Confectionery firms criticised for not removing colours

By Jess Halliday

- Last updated on GMT

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Confectionery firms criticised for not removing colours
Cadbury and Mars are attracting severe criticism from food campaigners, who say they have not fulfilled promises to remove certain artificial food colours from products by the end of 2008.

In September 2007 the confectionery and snack food companies both pledged to reformulate products containing the so-called Southampton six colours, which have been linked to hyperactivity in children. Mars set the deadline of the end of 2007 and Cadbury, which reiterated its promise in April 2008, said it would take out the colours by end of last year.

However the Food Commission’s Action on Additives campaign has identified some products that still contain the additives, including popular Easter products like Cadbury’s Creme Egg and Mini Eggs. It has criticised the multinationals as “highly irresponsible”.

“To make these pledges at times of high media attention then quietly neglect to honour them is simply cynical PR opportunism,”​ said Action on Additives co-ordinator Anna Glayzer, who noted that other companies have successfully reformulated.

Southampton colours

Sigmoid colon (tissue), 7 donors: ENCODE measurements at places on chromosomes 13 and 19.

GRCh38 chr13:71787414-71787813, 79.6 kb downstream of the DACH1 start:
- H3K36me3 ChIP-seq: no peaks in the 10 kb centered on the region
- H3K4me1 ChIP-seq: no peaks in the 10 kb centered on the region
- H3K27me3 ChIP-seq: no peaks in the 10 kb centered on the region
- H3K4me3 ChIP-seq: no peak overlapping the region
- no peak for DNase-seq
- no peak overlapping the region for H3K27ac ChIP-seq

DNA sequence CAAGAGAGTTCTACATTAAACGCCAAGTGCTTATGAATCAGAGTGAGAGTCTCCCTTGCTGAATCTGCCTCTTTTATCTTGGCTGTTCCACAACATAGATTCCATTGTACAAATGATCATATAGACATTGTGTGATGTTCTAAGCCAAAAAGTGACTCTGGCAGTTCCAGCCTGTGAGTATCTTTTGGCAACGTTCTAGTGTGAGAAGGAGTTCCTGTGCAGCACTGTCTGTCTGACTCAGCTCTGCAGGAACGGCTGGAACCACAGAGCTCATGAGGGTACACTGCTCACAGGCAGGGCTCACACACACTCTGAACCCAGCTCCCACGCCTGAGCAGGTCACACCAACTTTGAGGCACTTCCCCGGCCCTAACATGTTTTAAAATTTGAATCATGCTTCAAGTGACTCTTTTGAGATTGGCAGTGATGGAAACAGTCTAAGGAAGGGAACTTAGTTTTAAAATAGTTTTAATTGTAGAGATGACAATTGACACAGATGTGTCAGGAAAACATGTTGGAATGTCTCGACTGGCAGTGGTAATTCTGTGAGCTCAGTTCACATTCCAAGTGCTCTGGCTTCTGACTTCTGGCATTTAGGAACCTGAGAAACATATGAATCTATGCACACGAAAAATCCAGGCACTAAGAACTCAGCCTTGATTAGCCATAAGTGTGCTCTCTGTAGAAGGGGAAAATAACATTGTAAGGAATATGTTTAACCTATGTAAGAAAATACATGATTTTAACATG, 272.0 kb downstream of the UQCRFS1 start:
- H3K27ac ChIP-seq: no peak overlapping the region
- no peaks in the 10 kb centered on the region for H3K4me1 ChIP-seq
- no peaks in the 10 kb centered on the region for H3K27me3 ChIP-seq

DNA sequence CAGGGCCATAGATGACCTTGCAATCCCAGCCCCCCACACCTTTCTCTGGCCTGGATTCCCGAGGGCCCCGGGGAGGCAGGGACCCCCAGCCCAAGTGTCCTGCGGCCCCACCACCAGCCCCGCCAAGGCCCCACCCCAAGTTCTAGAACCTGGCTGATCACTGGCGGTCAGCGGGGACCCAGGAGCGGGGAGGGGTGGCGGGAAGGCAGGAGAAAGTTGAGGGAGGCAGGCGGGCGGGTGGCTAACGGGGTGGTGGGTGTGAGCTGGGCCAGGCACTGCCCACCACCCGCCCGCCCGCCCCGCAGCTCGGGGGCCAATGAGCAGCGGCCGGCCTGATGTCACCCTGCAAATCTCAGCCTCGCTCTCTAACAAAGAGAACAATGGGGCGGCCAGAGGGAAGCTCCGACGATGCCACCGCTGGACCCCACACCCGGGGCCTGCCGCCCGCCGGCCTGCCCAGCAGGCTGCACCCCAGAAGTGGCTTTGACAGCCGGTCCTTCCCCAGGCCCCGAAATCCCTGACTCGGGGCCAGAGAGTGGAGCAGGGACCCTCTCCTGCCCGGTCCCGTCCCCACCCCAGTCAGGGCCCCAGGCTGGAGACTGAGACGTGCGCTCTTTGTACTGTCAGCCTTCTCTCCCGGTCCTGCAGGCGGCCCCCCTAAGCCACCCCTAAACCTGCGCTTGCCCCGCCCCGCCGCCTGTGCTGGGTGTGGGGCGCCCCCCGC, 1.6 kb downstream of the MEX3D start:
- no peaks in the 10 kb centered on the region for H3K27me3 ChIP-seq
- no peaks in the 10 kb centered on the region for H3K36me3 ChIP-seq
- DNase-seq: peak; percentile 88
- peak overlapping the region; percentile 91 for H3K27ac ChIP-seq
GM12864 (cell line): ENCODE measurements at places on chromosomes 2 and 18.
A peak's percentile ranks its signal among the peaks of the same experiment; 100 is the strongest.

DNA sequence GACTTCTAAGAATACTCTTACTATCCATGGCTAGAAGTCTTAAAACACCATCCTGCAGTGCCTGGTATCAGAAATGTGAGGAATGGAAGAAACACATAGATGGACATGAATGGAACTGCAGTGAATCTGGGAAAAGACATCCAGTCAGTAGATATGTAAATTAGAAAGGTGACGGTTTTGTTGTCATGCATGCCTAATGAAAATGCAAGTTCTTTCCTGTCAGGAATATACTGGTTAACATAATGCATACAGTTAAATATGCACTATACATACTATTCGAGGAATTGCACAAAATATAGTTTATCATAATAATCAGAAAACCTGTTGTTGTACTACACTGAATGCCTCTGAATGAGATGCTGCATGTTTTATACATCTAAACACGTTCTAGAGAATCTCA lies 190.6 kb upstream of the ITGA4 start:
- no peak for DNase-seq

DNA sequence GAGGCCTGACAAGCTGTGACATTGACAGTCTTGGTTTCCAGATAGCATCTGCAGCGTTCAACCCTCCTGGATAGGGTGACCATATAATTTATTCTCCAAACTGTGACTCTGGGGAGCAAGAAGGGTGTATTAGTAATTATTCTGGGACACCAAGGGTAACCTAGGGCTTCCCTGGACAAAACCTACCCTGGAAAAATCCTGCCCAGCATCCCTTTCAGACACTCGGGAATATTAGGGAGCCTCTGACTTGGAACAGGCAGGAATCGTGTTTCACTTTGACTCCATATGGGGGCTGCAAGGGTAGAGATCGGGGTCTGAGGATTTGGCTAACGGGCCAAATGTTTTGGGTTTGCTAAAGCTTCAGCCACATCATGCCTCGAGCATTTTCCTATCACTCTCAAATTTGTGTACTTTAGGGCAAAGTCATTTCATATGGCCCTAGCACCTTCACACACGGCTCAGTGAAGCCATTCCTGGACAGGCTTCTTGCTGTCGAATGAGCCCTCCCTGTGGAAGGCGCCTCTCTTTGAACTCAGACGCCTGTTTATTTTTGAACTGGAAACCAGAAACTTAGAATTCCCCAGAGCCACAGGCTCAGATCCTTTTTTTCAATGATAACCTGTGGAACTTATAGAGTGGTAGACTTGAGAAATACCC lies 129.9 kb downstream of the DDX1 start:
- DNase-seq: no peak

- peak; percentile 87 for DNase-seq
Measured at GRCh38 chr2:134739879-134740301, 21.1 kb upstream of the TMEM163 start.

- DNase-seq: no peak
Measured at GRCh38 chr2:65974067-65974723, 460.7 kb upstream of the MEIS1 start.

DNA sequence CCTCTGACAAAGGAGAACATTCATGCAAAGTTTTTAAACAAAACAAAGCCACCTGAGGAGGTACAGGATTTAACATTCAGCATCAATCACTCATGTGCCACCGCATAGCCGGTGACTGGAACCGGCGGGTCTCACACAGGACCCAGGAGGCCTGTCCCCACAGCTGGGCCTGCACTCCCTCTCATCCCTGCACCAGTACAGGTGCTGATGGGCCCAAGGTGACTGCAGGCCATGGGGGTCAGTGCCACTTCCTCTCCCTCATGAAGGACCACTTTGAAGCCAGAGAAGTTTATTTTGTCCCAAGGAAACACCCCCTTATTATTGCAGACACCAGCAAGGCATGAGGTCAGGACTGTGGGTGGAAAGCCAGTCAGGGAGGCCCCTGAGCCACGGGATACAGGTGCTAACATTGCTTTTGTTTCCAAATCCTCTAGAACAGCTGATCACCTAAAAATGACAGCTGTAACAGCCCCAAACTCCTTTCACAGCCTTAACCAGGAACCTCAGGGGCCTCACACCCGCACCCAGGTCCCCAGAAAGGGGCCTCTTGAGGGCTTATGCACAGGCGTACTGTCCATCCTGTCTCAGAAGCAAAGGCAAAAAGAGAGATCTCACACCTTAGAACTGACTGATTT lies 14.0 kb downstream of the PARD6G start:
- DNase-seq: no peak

The artificial colours implicated in the Southampton study are Tartrazine (E102), Quinoline Yellow (E104), Sunset Yellow (E110), Carmoisine (E122), Ponceau 4R (E124) and Allura Red (E129).

Cadbury products that Action on Additives notes still contain one or more of the colours are: Creme Egg, Creme Egg Twisted, Dairy Milk Turkish, Fry’s Turkish Delight, Maynard Sports Mixture, Mini Eggs, Roses, Sugarfree Trident Soft Pepermint, and Sugarfree Trident Splash Apple & Apricot Flavour.

Mars products are Revels, and Starburst Choozers.

A spokesperson for Mars said Revels will be reformulated to remove Quinoline Yellow, Carmoisine, and Ponceau 4R by the end of 2009. He said that the company has always been “transparent”​ about its intentions.

A Cadbury representative did not respond to a request for comment prior to publication of this article.

Voluntary ban

In November 2008, UK ministers voted to introduce a voluntary ban on the six colours, with a view to phasing them out by the end of 2009. The Food Standards Agency has a web space listing food manufacturers, retailers and caterers that do not use the colours.

Glazier said: “A mandatory ban would be more simple, effective, and would take the burden off parents.”

She also said the FSA could be doing more to enforce the ban, that the on-line lists are currently very short, and are located in a hard to find location on the FSA website. The lists are at

At the European level, the European Parliament has voted a mandatory statement on food and beverage products containing the colours, reading “may have an effect on activity and attention in children”​. This requirement is expected to be in force by mid-2010, and industry observers have said it amounts to a de facto ban.

The European Food Safety Authority (EFSA) gave its opinion that the Southampton study itself does not give grounds for changing the ADI of the colours, but it is prioritising them in its review of the safety of all food colours this year.

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